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Louis Stokes Louisiana Alliance for Minority Participation (LS-LAMP) at Southern University and A&M College in Baton Rouge (SUBR), Louisiana

Since the inception of LS-LAMP in 1995, Southern University and Agricultural and Mechanical College in Baton Rouge (SUBR), Louisiana, has been the lead institution for this successful alliance. In addition to SUBR, this Senior Level Alliance consists of 14 partner educational institutions and one (1) research organization. Dr. Patrick Mensah, Formosa Endowed Professor of Mechanical Engineering in the College of Sciences and Engineering (CSE) at SUBR, is the Statewide LS-LAMP Project Director and the SUBR Campus Coordinator.  Dr. Diola Bagayoko proudly served in this capacity until his retirement in June of 2019.   The Late Dr. Ella L. Kelley was the Campus Coordinator for SUBR and a Co-Principal Investigator of LS-LAMP until her untimely passing in July 2015.  The Statewide Management Office is housed at SUBR.  LS-LAMP employs a rigorous, evidence-based systemic mentoring model with components for innovative recruitment, engagement, retention, progression, evaluation, student tracking, and dissemination. 

The overarching goal of LS-LAMP is to significantly increase the number and quality of minority students earning a Bachelor of Science (BS) degree in a science, technology, engineering, and mathematics (STEM) discipline and to guide a growing number of our STEM BS degree holders to the pursuit of Doctor of Philosophy (Ph.D.) degrees in STEM or stimulating high technology careers. The overall success of this alliance has been achieved through the adoption and institutionalization of the US Presidential Award-Wining Ten-Strand Systemic Mentoring Model.  The provision of financial assistance (when available), scientific advisement, communication skills enhancement, tutoring activities, and generic scholarly (or research) activities are the first five (5) strands of the model. The last five (5) are the execution of specific research projects, immersion in a professional culture, technical and technological skills enhancement, monitoring (in part with a portfolio), and guidance to graduate school or to the job market.   The collective undercurrent of these ten strands practically guarantees a scholar’s academic, social, and professional integrations.  In what follows, we succinctly provide quantitative results of the successful immersion of our scholars in a professional and emerging culture. (The proceeding numbers of scholars participating in the following systemic mentoring activities are not necessarily distinct students in that some scholars participated in all activities during each reporting year.)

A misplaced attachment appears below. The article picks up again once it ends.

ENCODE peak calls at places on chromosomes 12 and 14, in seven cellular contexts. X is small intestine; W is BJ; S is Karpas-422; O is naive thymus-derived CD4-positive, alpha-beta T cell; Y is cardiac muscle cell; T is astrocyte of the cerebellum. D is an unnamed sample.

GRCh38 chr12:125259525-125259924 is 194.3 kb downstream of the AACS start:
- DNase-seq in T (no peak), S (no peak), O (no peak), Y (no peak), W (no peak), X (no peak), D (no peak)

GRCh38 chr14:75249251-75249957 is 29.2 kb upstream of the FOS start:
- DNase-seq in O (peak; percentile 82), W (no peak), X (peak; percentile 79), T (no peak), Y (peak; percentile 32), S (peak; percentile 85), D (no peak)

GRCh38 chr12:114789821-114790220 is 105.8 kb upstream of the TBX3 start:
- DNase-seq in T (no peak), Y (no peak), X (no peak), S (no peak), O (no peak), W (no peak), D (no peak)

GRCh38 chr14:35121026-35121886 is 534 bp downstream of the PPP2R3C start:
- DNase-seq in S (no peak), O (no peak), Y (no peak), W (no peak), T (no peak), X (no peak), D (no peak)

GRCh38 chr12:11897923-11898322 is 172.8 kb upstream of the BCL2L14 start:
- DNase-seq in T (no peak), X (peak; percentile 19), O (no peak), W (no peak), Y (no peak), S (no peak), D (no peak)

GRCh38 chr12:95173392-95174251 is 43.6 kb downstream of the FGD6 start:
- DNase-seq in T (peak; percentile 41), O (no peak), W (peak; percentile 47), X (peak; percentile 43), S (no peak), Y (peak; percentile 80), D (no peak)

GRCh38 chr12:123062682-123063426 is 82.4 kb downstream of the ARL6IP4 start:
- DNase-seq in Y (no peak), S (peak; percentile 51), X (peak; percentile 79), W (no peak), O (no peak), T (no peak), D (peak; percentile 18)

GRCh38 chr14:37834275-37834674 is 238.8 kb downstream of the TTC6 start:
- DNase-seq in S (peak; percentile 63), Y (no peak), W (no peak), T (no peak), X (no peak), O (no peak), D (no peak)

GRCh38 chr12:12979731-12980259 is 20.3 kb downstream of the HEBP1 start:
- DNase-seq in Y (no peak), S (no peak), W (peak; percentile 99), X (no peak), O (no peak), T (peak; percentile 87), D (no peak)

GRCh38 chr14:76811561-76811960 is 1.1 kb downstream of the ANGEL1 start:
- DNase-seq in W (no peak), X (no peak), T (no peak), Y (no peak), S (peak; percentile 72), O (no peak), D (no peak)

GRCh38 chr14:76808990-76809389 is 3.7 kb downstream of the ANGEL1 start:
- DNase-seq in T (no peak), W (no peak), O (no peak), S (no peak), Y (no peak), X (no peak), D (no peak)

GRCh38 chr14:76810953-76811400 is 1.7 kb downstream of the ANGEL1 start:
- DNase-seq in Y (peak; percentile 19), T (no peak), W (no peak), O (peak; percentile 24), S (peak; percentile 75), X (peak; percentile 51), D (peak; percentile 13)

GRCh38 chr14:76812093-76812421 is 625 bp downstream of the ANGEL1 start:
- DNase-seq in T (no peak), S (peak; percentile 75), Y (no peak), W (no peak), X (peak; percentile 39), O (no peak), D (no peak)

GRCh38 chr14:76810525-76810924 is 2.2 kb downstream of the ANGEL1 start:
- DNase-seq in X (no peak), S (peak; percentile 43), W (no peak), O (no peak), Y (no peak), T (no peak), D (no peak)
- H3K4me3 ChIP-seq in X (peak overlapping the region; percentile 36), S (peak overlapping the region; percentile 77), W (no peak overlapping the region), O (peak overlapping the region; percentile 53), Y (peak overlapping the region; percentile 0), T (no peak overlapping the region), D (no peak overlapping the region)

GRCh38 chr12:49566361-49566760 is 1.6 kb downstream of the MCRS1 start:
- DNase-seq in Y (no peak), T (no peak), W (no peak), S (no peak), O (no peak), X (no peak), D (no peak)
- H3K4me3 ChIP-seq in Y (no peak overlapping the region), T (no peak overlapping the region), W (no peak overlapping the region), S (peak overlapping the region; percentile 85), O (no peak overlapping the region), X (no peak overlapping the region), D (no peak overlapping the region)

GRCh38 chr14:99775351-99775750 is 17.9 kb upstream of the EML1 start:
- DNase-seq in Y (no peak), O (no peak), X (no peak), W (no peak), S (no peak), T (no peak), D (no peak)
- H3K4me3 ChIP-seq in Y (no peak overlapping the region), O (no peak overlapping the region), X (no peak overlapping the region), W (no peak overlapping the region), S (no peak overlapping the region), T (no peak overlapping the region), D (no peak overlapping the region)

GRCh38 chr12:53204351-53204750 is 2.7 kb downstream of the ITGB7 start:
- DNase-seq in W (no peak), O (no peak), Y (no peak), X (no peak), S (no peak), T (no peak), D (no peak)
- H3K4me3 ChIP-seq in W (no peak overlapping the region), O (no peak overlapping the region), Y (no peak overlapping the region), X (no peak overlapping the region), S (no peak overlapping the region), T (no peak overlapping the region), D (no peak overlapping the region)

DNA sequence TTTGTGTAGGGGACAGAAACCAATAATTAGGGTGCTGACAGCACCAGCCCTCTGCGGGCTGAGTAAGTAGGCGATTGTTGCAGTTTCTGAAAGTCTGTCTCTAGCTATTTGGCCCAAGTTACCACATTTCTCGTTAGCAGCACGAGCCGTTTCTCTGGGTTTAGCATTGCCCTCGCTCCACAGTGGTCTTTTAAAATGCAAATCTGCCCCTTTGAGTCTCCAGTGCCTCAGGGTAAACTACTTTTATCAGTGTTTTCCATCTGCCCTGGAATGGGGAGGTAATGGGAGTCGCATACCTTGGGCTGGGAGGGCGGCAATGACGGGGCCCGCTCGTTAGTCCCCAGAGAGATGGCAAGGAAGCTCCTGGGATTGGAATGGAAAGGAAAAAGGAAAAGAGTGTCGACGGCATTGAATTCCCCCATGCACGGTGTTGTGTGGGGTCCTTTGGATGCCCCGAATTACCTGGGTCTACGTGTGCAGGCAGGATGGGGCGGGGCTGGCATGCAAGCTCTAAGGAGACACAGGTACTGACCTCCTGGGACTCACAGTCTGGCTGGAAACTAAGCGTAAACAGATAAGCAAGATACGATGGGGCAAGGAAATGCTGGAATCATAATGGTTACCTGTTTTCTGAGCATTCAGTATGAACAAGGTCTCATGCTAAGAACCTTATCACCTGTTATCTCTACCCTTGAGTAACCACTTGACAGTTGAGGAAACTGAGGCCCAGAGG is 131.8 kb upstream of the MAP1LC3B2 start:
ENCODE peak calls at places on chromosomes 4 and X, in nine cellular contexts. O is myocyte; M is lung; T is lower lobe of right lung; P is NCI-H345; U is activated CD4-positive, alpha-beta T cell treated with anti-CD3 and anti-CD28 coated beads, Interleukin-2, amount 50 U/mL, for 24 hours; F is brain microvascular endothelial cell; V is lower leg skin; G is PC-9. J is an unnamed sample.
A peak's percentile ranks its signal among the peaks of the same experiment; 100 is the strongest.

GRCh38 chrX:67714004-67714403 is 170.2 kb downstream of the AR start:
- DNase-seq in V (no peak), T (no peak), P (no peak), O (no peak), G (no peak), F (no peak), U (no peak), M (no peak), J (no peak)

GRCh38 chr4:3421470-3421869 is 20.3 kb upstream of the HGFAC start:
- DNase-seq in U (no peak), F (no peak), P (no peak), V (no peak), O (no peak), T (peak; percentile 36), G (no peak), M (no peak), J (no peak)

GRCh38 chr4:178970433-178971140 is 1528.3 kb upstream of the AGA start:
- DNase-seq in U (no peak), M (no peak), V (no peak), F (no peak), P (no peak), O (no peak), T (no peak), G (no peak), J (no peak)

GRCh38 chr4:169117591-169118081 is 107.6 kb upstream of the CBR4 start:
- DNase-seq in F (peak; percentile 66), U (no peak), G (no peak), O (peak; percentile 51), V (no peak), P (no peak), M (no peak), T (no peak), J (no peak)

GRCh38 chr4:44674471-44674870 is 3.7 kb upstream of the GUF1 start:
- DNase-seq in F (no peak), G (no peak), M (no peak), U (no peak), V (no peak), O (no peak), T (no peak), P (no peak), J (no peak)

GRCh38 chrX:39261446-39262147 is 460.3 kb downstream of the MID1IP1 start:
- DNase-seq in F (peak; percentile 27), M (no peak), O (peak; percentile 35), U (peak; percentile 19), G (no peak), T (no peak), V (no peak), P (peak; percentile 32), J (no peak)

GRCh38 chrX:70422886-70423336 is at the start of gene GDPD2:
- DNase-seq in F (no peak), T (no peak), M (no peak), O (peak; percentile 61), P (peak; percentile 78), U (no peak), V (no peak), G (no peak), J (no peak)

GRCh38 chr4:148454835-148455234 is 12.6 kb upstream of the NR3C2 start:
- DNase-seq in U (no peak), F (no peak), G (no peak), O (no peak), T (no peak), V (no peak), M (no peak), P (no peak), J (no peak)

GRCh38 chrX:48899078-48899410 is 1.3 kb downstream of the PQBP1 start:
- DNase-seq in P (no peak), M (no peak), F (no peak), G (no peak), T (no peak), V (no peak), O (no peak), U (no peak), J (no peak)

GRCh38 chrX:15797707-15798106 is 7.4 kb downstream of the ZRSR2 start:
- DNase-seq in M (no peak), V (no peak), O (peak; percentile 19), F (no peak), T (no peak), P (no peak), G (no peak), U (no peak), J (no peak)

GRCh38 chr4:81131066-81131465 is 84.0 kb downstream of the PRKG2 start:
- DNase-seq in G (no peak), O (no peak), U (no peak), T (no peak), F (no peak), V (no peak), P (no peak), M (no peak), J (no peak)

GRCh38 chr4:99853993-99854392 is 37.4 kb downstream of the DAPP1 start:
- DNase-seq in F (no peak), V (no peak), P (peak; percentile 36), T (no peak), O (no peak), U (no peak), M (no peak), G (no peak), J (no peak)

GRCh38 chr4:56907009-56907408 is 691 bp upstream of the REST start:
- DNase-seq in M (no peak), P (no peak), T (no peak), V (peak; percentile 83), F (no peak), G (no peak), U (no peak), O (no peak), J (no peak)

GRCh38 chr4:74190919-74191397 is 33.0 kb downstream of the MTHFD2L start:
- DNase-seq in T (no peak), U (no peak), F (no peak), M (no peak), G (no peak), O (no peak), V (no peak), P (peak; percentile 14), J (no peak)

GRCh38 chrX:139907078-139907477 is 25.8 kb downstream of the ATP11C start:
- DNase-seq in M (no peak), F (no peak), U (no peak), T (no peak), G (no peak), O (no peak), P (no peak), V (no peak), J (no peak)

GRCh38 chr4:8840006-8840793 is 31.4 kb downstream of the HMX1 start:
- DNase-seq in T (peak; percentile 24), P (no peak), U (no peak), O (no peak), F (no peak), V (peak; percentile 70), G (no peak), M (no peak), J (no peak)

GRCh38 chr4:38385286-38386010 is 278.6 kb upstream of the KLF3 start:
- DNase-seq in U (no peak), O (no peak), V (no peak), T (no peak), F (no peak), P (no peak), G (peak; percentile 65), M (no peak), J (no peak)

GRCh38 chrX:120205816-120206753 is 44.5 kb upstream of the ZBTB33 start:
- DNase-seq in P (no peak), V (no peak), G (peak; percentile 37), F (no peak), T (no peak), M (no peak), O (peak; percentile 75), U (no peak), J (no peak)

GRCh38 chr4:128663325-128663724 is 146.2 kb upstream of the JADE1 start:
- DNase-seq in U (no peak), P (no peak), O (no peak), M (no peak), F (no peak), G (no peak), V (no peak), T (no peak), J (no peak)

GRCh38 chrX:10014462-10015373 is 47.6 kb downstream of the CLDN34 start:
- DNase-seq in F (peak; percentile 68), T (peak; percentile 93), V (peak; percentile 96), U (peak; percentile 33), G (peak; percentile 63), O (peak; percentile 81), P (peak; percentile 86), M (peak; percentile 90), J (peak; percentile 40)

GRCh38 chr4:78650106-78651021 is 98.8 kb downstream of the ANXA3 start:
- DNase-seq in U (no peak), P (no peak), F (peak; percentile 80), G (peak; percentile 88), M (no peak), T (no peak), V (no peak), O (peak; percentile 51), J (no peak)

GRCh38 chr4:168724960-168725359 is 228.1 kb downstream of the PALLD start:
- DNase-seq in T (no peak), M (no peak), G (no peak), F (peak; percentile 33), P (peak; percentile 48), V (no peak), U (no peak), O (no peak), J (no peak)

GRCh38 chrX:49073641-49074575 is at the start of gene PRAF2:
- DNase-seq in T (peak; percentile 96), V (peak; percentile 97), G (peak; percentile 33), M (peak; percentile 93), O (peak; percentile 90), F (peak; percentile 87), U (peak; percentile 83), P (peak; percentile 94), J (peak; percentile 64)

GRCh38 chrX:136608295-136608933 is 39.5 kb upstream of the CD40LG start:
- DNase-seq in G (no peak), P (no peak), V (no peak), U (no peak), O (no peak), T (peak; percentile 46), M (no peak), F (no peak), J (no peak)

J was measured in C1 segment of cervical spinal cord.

The excellent and holistic implementation of this model on the SUBR campus has been illustrated in the following areas.  From 2000 to the present, forty-five (45) former SUBR LS-LAMP scholars earned a Ph.D. degree in a STEM field. These students were all awarded STEM BS degrees from SUBR.  Since 2000, more than 1,391 scholars have been immersed in a professional culture by attending at least 30 seminars per academic year. These do not include additional meetings with visiting professors and undergraduate and graduate school recruitment sessions.  In line with ensuring a Scholar’s professional and social integrations, a total of 1,832 scholars have attended conferences around the country.  As a means of effectively enhancing their communication skills, 818 scholars gave oral or poster presentations of their technical research at these conferences.  Since the summer of 2000, five hundred sixty-nine (569) scholars have been selected competitively to conduct summer research around the country and, in some cases, internationally, at federal and university laboratories and at high-technology companies.

During the last 28 years, over 952 scholars have received direct financial support from LS-LAMP. This support guarantees the use of the resulting "time dividend" for their studies, research, and related enrichment activities on a full-time basis.  To promote superior teaching, mentoring, and learning (TML) and a sense of self-worth, scholars have engaged in peer tutoring and volunteerism efforts at the university and in their respective communities since 2000.  Our comprehensive monitoring of current and former scholars includes the maintenance and updating of a mentoring portfolio.  This portfolio is a pivotal factor in ensuring the comprehensiveness of our exemplary implementation of systemic mentoring.  It is an essential tool for follow-up and for writing substantive letters of recommendation. 

LS-LAMP is funded by the National Science Foundation (NSF) and the Louisiana Board of Regents.

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